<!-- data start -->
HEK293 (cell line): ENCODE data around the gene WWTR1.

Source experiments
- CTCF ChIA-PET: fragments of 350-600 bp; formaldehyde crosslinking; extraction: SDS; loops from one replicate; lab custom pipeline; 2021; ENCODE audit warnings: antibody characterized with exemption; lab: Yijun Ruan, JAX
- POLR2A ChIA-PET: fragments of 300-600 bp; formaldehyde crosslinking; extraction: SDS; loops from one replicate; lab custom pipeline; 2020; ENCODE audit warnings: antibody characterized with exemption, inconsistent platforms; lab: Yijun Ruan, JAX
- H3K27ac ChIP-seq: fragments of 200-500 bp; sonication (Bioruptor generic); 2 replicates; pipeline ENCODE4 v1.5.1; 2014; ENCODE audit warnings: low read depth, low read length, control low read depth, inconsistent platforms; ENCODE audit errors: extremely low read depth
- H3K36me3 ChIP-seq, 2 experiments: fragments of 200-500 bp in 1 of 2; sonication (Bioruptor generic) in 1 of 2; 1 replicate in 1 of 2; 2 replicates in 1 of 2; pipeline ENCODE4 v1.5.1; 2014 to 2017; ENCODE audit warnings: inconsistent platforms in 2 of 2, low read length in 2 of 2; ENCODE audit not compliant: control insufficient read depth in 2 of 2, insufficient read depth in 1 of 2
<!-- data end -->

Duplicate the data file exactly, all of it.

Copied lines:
HEK293 (cell line): ENCODE data around the gene WWTR1.

Source experiments
- CTCF ChIA-PET: fragments of 350-600 bp; formaldehyde crosslinking; extraction: SDS; loops from one replicate; lab custom pipeline; 2021; ENCODE audit warnings: antibody characterized with exemption; lab: Yijun Ruan, JAX
- POLR2A ChIA-PET: fragments of 300-600 bp; formaldehyde crosslinking; extraction: SDS; loops from one replicate; lab custom pipeline; 2020; ENCODE audit warnings: antibody characterized with exemption, inconsistent platforms; lab: Yijun Ruan, JAX
- H3K27ac ChIP-seq: fragments of 200-500 bp; sonication (Bioruptor generic); 2 replicates; pipeline ENCODE4 v1.5.1; 2014; ENCODE audit warnings: low read depth, low read length, control low read depth, inconsistent platforms; ENCODE audit errors: extremely low read depth
- H3K36me3 ChIP-seq, 2 experiments: fragments of 200-500 bp in 1 of 2; sonication (Bioruptor generic) in 1 of 2; 1 replicate in 1 of 2; 2 replicates in 1 of 2; pipeline ENCODE4 v1.5.1; 2014 to 2017; ENCODE audit warnings: inconsistent platforms in 2 of 2, low read length in 2 of 2; ENCODE audit not compliant: control insufficient read depth in 2 of 2, insufficient read depth in 1 of 2